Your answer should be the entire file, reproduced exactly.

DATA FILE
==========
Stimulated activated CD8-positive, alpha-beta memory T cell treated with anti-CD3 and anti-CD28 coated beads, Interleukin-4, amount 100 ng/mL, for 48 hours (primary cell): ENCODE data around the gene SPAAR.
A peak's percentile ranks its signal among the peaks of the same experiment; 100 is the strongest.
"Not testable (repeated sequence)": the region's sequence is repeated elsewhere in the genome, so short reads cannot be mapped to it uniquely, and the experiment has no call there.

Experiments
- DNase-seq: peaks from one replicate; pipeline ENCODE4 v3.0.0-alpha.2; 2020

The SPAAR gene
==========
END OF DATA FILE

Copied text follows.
Stimulated activated CD8-positive, alpha-beta memory T cell treated with anti-CD3 and anti-CD28 coated beads, Interleukin-4, amount 100 ng/mL, for 48 hours (primary cell): ENCODE data around the gene SPAAR.
A peak's percentile ranks its signal among the peaks of the same experiment; 100 is the strongest.
"Not testable (repeated sequence)": the region's sequence is repeated elsewhere in the genome, so short reads cannot be mapped to it uniquely, and the experiment has no call there.

Experiments
- DNase-seq: peaks from one replicate; pipeline ENCODE4 v3.0.0-alpha.2; 2020

The SPAAR gene